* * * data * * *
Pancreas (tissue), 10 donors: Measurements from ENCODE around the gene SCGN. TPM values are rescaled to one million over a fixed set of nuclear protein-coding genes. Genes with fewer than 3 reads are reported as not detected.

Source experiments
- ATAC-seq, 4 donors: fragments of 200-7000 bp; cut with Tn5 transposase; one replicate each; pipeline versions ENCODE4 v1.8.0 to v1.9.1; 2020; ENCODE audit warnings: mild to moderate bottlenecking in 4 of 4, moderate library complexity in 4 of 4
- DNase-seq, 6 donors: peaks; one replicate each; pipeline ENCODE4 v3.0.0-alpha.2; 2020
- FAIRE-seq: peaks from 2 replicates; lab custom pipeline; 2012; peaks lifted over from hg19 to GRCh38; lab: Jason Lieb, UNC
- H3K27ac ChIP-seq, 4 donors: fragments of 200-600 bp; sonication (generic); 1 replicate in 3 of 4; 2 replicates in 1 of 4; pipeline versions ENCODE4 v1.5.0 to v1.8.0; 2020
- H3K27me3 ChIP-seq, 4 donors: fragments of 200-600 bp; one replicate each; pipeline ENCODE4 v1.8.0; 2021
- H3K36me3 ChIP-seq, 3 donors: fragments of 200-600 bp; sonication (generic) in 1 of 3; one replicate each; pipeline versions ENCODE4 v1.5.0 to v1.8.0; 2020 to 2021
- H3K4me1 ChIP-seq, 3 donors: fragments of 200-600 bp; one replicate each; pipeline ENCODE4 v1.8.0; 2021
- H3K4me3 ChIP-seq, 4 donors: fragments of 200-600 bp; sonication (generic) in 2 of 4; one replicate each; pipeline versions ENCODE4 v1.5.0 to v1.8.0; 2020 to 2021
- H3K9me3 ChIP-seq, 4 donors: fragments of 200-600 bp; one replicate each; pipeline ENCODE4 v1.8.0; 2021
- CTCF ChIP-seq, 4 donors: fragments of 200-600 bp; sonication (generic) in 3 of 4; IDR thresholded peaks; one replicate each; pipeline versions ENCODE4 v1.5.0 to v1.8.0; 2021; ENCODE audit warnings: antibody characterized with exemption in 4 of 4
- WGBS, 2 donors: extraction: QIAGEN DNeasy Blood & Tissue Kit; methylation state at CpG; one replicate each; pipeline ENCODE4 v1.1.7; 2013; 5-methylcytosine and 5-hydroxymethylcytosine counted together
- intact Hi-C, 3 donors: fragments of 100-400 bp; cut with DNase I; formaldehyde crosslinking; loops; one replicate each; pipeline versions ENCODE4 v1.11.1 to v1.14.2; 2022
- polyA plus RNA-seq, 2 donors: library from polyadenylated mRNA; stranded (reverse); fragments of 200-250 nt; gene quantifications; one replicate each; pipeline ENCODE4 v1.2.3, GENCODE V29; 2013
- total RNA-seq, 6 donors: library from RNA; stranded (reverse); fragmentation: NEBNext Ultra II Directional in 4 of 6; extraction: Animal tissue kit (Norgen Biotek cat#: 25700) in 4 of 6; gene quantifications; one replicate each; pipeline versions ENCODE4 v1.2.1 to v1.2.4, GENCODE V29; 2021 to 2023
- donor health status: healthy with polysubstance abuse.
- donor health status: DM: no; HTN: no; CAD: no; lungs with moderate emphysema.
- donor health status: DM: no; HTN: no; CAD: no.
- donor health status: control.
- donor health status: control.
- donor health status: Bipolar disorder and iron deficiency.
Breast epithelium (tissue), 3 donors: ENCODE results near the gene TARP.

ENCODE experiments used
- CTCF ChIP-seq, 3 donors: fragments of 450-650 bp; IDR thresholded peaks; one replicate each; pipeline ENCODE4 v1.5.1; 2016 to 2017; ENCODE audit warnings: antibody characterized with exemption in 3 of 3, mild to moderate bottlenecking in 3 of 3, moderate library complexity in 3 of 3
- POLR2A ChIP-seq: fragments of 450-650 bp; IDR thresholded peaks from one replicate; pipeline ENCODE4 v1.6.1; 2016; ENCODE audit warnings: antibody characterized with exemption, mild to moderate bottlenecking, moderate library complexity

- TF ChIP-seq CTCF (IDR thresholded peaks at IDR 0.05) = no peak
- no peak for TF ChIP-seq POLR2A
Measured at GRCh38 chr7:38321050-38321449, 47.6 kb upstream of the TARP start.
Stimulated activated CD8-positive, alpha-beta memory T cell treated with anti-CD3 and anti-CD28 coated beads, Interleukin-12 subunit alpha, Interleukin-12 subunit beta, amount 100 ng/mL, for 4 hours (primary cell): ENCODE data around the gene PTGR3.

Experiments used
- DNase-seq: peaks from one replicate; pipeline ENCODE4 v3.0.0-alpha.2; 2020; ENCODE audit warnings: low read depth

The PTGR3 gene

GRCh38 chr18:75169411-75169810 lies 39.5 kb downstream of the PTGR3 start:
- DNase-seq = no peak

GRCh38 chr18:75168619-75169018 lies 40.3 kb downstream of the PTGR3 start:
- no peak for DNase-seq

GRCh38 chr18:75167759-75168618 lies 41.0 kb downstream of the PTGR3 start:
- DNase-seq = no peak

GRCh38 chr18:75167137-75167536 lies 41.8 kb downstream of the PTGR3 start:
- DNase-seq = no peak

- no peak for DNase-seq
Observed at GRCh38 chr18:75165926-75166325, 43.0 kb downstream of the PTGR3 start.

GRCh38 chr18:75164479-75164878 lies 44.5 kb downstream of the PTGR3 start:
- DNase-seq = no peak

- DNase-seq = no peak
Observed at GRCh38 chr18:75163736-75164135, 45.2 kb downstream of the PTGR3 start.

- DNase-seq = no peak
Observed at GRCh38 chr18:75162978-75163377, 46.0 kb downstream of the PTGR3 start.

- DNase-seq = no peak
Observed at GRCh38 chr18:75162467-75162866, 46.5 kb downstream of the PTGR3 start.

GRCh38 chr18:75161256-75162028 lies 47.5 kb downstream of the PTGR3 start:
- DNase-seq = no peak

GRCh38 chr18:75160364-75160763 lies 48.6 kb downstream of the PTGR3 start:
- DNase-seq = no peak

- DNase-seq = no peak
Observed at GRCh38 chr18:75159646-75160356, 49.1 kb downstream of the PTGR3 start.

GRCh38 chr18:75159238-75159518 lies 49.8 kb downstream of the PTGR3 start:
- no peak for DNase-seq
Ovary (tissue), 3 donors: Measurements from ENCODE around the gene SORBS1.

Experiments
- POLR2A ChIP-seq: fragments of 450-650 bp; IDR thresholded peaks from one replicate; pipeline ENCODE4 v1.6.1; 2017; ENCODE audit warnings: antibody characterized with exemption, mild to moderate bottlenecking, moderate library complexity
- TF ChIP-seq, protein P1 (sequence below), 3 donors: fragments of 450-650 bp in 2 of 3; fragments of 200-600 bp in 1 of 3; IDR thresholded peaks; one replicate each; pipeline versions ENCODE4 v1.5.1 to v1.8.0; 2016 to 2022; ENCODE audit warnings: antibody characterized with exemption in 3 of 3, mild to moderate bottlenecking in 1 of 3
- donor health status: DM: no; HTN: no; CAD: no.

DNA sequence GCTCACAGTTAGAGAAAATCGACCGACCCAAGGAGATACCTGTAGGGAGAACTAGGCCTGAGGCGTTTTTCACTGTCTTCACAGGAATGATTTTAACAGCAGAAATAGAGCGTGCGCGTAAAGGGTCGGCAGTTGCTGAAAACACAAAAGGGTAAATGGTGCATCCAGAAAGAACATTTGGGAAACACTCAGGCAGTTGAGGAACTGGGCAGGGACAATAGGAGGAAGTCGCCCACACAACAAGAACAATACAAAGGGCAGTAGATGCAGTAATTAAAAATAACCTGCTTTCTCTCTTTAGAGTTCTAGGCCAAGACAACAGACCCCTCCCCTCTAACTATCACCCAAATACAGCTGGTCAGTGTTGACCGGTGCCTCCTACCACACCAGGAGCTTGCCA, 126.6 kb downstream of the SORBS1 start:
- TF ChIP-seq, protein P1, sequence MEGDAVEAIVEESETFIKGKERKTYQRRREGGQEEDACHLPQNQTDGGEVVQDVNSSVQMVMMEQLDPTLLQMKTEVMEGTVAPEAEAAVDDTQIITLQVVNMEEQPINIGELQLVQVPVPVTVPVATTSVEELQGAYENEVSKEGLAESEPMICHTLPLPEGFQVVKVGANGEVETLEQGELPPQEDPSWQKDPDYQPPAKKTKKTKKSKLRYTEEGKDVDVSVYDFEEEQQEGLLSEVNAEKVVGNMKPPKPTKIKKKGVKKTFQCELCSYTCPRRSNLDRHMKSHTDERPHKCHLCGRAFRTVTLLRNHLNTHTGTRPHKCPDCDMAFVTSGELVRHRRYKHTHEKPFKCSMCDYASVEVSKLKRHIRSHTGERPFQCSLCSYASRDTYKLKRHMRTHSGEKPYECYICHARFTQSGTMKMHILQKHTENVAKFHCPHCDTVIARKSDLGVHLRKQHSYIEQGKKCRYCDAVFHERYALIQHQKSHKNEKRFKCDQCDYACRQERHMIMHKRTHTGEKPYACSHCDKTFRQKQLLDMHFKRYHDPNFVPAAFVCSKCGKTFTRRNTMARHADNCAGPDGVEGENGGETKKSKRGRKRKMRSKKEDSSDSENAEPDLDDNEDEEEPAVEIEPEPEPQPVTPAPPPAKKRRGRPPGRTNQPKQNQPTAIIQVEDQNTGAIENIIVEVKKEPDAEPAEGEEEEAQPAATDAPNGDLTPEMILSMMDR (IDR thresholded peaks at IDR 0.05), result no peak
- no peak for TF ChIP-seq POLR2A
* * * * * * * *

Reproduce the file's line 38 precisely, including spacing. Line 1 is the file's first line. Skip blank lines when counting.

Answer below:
GRCh38 chr18:75167759-75168618 lies 41.0 kb downstream of the PTGR3 start: